People often ask me where I get my inspiration. It comes sometimes from the most unlikely places. Last year I worked at the Pop Up Festival in London. My first event was in The Grant Museum. The museum itself is attached to the University of London and is a room filled with skeletons and pieces of creatures. It tells a story of a bygone age, before the days of photography, when ‘specimens’ were collected and studied by ladies and gentlemen. To me it was a macabre mausoleum of death, very beautiful, but also very disturbing. The children in our group absolutely adored it. I would so love to go back there to draw. They had everything, even things that don’t get made anymore, like the Tasmanian tiger skin and skeleton.
They also had a jar of moles.
So what was it about the jar of moles? Perhaps the fact that the mole was not alone in the jar. This little specimen was a celebration designed by, perhaps a golfer? Or someone who really didn’t like Wind in the Willows. Or maybe it had come to the museum via a curious fair ground attraction, or macabre village fete where they played a game of ‘guess how many moles there are in the jar’.
So, When Dylan Calder from the Pop Up festival asked me to do a drawing or painting, a design for a postcard for the Pop Up Festival this year I just couldn’t get the moles out of my head, so I decided to get one of them out of the jar and off to mole heaven. The resulting image has the muted tones of our British summer this year, and one happy mole. And I can’t help thinking that over the rest of my life, one by one, I will find a way of setting free the moles, maybe in a picture book, maybe in a series of paintings.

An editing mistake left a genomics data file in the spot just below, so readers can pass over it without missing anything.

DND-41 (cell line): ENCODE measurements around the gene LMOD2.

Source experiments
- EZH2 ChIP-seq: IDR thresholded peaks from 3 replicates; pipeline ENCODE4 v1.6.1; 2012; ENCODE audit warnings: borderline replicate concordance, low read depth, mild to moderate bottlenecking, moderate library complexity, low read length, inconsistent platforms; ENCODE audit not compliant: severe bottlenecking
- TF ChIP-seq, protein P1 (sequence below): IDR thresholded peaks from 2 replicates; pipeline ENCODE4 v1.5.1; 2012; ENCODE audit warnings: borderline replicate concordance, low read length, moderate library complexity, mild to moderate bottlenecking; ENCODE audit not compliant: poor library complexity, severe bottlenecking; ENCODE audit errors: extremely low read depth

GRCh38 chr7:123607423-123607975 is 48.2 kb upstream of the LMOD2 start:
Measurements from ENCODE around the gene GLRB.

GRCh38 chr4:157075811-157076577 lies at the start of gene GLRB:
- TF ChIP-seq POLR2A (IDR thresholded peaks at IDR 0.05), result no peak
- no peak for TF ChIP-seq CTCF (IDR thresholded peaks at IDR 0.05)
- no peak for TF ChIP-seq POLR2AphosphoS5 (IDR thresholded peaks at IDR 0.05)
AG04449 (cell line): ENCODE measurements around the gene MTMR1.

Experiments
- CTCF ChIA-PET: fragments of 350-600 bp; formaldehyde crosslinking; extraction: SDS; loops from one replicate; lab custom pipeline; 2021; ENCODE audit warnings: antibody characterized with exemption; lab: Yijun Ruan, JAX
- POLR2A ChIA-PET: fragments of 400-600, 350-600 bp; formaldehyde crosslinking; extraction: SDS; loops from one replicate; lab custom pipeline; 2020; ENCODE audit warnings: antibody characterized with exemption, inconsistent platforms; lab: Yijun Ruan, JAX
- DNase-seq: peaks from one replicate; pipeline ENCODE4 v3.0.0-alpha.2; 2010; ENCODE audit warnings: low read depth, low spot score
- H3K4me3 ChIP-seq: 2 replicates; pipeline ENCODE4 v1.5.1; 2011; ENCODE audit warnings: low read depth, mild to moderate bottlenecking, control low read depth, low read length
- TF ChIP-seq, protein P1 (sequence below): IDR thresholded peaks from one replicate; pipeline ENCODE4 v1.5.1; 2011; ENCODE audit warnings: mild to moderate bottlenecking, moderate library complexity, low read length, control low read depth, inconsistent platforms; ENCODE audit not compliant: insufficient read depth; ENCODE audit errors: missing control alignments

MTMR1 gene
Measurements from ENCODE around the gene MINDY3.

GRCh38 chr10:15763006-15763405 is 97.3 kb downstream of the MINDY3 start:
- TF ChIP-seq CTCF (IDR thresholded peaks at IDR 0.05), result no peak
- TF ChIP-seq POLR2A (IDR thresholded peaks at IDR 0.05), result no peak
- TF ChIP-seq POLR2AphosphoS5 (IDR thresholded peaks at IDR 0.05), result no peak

If you get a chance to go to any of the events at the Pop Up Festival this year please do, and take as many people, young and old as you can with you. The reward will be pleasure and you never know what might happen.
The postcard is part of a series of 4 images specially designed by artists to promote the work of the Pop Up Festival and to raise money for them so that they can bring the love of stories and reading to an ever wider audience, and I would like to thank Dylan Calder and Daniel Hahn for all the work they do to make this possible. They are really working to help change people’s lives, in a very positive way. To support the festival and the work of Pop Up and find out how to get the postcard go to their site. They also have a facebook page where you can interact and find out what is going on. Here is a direct link to the “Friends” page. And here is more on Pop Up from The Guardian.
James Mayhew’s card was the first, Spring: March Hares, produced using 3 colour lino printing. For more information about James’s up and coming events at Cheltenham and Lichfield check out his blog.
Meanwhile I will continue finding inspiration in curious places: today at Meg Rosoff’s blog where she is being very careful and cautious on the stairs.